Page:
I didn’t do anything extraordinary. He was in real pain despite the initial evidence that suggested everything was fine. Except somehow things didn’t quite add up. So, I followed a hunch. When something doesn’t quite seem right, there is always a reason. Uncovering the explanation isn’t always easy, but there is always an explanation. Always.
Today, there are things that don't add up with what we know about the novel coronavirus and the respiratory illness it causes. There are a lot of unknowns. Viruses can be tricky for sure. Viral liver infections and HIV can cause seemingly mild initial symptoms and even lay dormant for years with no outward symptoms for a time. They will wreak havoc later on even when they don’t initially cause problems. Other viruses cause severe disease that have a high risk of mortality. Hantavirus and ebola are two well known viral infections that cause a high risk of severe sickness and even death when contacted. Fortunately, they don’t occur very often in the United States.
Early reports show three seemingly unrelated characteristics of COVID-19 that don’t fully add up. COVID-19 can be asymptomatic in as many as half of all people who are infected, but cause significant symptoms for more than 10 percent of its victims and be fatal in 1-3 % of the population. Further time, testing, and investigation will reveal information that will seem obvious only in retrospect.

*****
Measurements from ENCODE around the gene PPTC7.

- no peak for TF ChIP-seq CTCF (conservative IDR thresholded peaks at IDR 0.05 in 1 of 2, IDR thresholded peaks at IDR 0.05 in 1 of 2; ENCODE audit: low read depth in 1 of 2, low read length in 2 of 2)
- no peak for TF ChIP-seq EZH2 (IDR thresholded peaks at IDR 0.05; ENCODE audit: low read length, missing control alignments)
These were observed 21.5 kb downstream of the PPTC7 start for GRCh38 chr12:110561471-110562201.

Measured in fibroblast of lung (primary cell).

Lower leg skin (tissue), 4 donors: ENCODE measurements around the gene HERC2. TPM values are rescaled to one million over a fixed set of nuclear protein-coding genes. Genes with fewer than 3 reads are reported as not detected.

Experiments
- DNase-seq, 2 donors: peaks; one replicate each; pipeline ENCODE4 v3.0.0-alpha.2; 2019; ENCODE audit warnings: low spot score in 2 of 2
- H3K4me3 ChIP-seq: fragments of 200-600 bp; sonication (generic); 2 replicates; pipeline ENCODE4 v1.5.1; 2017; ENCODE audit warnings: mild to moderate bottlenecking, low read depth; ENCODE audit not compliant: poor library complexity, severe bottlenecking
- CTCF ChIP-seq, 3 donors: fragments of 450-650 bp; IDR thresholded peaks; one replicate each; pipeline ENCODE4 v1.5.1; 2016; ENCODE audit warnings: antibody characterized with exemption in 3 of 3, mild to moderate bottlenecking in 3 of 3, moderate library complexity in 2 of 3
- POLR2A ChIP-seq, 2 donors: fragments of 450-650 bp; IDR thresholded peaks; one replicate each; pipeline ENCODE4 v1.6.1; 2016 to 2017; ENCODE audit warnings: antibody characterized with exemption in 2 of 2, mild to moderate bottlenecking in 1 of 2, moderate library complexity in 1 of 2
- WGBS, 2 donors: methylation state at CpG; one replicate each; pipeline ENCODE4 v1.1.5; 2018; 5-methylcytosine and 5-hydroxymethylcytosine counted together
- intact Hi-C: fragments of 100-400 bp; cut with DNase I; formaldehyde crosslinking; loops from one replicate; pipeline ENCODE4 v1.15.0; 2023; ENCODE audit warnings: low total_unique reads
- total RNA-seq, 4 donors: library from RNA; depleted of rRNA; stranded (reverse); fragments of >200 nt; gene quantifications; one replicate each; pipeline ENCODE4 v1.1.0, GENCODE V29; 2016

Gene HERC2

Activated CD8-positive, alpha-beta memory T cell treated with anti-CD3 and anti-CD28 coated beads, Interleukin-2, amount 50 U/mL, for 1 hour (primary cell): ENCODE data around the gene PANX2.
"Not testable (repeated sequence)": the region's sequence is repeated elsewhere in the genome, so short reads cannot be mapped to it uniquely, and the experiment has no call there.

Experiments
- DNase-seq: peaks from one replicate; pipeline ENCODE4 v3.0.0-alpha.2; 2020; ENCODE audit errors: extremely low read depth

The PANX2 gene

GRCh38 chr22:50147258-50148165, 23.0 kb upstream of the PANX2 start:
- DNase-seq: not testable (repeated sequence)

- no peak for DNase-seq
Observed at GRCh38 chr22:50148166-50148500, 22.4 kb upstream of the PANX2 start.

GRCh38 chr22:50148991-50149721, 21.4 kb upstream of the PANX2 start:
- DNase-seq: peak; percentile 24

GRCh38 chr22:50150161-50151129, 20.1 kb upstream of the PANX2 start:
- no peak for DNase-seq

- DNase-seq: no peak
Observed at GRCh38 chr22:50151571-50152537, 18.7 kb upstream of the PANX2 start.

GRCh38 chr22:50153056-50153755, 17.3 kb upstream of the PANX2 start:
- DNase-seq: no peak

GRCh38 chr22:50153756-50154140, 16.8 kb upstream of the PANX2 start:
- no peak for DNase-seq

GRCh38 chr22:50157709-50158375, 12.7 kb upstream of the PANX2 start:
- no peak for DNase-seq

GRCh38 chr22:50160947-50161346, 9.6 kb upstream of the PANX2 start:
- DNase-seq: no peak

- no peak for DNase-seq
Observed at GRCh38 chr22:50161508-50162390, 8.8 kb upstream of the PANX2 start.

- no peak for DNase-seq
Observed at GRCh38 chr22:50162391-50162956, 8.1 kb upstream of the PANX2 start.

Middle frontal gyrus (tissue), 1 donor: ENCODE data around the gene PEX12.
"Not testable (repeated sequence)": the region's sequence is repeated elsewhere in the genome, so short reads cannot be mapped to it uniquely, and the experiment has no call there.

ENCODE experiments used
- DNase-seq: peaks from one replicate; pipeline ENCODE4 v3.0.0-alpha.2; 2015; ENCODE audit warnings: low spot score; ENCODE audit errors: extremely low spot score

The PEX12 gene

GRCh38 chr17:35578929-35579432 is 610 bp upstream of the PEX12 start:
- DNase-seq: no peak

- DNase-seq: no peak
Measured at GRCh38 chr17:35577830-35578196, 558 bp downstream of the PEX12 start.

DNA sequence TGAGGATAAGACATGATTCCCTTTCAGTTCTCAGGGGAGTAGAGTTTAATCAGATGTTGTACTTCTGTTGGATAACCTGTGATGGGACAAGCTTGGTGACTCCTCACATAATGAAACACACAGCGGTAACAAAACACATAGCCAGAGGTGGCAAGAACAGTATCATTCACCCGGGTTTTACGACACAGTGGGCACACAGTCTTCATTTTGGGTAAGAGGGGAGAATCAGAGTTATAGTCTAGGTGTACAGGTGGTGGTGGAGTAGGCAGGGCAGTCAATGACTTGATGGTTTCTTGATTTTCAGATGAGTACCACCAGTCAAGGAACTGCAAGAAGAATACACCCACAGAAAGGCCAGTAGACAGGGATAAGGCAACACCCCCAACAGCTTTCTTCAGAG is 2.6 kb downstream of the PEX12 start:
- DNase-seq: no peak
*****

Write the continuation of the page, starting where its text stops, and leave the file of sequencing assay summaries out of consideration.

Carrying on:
It now appears the root cause of patients with high mortality rates from COVID-19 aren’t just age related or even stemming from chronic respiratory diseases as originally supposed. Rather, these two other very real, but seldom acknowledged “epidemics” that have been raging for decades are now exerting their ugly influence on us and our medical management system. These silent killers--well known but often ignored-- have teamed up with COVID-19 to create “a perfect storm” of health care havoc, pain and misery in the United States. These long standing twin epidemics are separate but related and unlike COVID-19 didn't come from China and have very common names: Inflammation and Obesity.
“In medicine, believing something is true is not the same as being able to prove it. Because the idea that inflammation—constant, low-level, immune-system activation —could be at the root of many noncommunicable diseases is a startling claim, it requires extraordinary proof.” (Red and Raw-HOT, Harvard Magazine Shaw, Jonathon https://harvardmagazine.com/2019/05/inflammation-disease-diet)